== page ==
Another interesting aspect of the role of Weibo in the Shifang incident was the sudden popularity of two accounts in particular. The first, on Sina Weibo, was called “Vital Shifang” (活力什邡). The second, on Tencent’s Weibo platform, was called “Shifang Announcements” (什邡发布). These are both, according to verification by their respective platforms, official microblogs operated by the information office of the Shifang government (什邡市政府新闻办公室).
Each of these official Weibo account made around 20 posts through the duration of the Shifang incident. In fact, the People’s Daily Online report of July 2, which reported the stand-off between Shifang residents and police, cited information from “Vital Shifang”.
At around 9am on July 3, “Vital Shifang” posted a notice from local police sending out a warning to those who “are inciting, planning or otherwise organizing illegal gatherings, demonstrations, protests by means of the internet, mobile phone messages and others methods.”
[ABOVE: The official Shifang government Weibo “Vital Shifang” posts a notice on July 3 warning members of the public not to incite illegal gatherings and protests.]
Later that same day as the government relented, videos of a speech by Shifang’s Party secretary and a text-as-image file announcing the termination of the molybdenum-copper project were shared on both “Vital Shifang” and “Shifang Announcements.” On average these posts were shared around 10,000 times, and at the height some posts were shared as much as 40,000 times.
Official police Weibo should also be noted. A number of special police who took part in the “stability preservation actions” (维稳行动) to quell the protests posted details from the scene, even providing explanations and voicing anger.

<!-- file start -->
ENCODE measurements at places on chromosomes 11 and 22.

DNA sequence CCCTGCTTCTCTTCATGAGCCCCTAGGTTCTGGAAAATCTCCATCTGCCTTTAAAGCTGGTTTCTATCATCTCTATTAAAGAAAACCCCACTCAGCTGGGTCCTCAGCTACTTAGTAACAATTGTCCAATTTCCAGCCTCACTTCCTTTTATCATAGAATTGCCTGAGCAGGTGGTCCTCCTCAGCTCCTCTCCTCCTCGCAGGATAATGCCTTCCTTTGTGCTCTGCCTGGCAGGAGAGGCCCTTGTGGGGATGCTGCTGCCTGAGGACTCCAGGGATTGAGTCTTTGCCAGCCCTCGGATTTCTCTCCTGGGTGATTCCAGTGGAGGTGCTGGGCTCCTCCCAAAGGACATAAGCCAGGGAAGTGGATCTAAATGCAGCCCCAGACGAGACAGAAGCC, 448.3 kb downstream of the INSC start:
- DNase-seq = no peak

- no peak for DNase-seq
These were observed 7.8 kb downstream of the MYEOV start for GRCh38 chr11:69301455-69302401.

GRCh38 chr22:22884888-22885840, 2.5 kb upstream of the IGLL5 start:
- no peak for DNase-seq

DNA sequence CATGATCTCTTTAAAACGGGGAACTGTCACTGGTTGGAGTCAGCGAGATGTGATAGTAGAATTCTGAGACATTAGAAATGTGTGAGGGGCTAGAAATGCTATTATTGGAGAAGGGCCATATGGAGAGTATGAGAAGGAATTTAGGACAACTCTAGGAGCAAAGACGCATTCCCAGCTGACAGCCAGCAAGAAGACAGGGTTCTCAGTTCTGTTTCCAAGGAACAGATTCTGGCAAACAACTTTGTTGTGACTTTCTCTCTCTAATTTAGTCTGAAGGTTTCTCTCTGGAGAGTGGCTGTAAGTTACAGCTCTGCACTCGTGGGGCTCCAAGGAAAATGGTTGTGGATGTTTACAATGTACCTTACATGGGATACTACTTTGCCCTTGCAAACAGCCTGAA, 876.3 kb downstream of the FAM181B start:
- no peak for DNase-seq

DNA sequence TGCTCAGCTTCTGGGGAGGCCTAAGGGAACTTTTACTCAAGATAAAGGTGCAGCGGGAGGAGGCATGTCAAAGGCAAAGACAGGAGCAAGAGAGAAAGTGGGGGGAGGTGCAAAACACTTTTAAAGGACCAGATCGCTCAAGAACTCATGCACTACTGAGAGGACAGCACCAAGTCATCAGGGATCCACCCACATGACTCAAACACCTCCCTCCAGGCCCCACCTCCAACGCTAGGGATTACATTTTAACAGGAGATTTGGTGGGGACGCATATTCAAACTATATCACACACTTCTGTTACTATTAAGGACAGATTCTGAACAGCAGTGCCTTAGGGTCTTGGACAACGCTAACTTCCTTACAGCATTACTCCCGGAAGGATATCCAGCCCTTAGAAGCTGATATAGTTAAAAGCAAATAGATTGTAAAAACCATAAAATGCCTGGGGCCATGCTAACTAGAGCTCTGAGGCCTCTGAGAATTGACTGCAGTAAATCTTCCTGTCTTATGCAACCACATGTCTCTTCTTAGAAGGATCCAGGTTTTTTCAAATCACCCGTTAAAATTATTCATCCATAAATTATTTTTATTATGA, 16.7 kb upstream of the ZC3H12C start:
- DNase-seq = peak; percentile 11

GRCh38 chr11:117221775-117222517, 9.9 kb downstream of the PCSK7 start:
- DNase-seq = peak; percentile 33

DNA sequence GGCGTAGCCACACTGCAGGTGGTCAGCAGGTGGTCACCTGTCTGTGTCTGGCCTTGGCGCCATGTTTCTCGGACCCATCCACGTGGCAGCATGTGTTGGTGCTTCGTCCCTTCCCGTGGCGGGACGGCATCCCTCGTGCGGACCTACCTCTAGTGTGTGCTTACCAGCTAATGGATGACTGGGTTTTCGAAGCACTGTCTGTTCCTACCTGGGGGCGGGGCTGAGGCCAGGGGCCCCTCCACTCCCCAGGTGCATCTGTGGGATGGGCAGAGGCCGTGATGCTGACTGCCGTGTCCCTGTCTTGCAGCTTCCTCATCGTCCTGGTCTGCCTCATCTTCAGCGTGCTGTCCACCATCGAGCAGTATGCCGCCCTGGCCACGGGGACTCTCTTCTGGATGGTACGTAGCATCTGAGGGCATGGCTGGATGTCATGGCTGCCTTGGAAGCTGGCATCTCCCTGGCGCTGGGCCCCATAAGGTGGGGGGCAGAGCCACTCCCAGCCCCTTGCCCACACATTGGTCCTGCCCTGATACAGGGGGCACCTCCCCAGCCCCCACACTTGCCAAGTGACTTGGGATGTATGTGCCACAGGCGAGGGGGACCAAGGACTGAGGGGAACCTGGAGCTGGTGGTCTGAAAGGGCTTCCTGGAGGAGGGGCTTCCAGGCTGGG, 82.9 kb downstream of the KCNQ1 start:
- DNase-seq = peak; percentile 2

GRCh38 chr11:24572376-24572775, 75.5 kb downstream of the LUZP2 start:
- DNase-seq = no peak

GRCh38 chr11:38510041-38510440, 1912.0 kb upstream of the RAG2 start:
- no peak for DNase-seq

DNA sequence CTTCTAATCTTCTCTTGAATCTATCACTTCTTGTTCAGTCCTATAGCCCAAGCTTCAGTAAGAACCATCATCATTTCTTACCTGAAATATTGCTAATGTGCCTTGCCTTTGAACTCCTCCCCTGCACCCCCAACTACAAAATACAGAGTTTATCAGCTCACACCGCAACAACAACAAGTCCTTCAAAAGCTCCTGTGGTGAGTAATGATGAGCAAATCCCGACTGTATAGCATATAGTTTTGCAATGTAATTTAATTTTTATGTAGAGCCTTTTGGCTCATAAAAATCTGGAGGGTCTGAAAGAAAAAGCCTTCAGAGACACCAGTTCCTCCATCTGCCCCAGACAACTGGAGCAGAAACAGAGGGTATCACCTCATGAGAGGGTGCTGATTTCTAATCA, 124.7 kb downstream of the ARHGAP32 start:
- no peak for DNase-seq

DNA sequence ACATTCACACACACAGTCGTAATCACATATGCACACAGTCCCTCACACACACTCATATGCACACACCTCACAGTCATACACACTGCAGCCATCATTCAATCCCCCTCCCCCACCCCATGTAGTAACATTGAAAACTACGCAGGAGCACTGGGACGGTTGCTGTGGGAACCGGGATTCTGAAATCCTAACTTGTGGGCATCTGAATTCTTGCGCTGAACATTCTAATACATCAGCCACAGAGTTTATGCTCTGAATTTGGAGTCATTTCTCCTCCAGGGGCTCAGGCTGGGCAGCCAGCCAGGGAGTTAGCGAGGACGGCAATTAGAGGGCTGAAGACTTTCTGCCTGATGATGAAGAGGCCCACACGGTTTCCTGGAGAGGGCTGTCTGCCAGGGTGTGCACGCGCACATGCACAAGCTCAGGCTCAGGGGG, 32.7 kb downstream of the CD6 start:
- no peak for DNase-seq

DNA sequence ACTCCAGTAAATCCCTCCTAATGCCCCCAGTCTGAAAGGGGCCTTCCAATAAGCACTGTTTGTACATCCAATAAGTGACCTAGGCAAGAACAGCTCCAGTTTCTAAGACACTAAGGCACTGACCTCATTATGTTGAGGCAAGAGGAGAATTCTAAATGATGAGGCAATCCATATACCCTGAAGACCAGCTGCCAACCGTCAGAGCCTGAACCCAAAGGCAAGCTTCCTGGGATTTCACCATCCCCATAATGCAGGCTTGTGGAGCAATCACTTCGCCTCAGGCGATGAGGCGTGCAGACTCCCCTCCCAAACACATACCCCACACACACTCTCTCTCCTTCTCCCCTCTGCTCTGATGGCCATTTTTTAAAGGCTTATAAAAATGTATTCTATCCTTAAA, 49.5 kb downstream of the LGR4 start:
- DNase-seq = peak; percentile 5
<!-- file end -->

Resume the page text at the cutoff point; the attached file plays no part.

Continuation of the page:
This is something we have never seen before. Since 2009, social media have developed rapidly in China. Sina Weibo and Tencent Weibo have both said they already have more than 300,000 million registered users on their platforms. In the case of the Shifang incident, China’s news media as a whole were under overbearing pressure, and only social media could serve as a channel for sharing information.
Of course, Weibo cannot escape the reach of China’s censors. Most posts attacking the government were deleted from the platforms. One of my own posts decrying the senselessness of information controls was deleted after being shared just over 2,000 times.
Li Chengpeng arrived in Shifang on July 3, and his report, “A Case of the Lucifer Effect: A Little Investigation of Shifang” (一次路西法效应实验——什邡小调查), is one of just a few reports we have from the scene. The report, which documents police brutality in Shifang, was shared rapidly on Weibo. I posted an image version of the report that was re-posted 854 times within 50 minutes before being deleted. Other pieces to be completely killed on social media, like Li Chengpeng’s, were legal scholar Xiao Han’s “Open Letter to Police Who Used Violence in the Shifang Incident” (致什邡事件中施暴警察的一封公开信) and Wuyuesanren’s “Shifang: Dread, After Violence Fails” (什邡，对暴力失效的恐惧).
What tyranny fears most is professionalism
Some web users used the phrase “covering one’s ears while stealing a bell” (掩耳盗铃) — like the English “burying one’s head in the sand” — to describe information controls on the Shifang incident. The authorities strangled traditional media and mainstream news websites, but the flow of information was not entirely stopped thanks to Weibo.
There’s no denying that Weibo users of all stripes have pushed to open up new space for expression. But in the case of the Shifang incident, what we saw is best described as “license” (特许).
Some have suggested that this more “open” approach to social media was quite intentional. In the run-up to the 18th National Congress it is critical for the leadership to be on guard against popular animosity toward the government. On the other hand, they must ensure tensions have an outlet lest they erupt into more destabilizing conflict.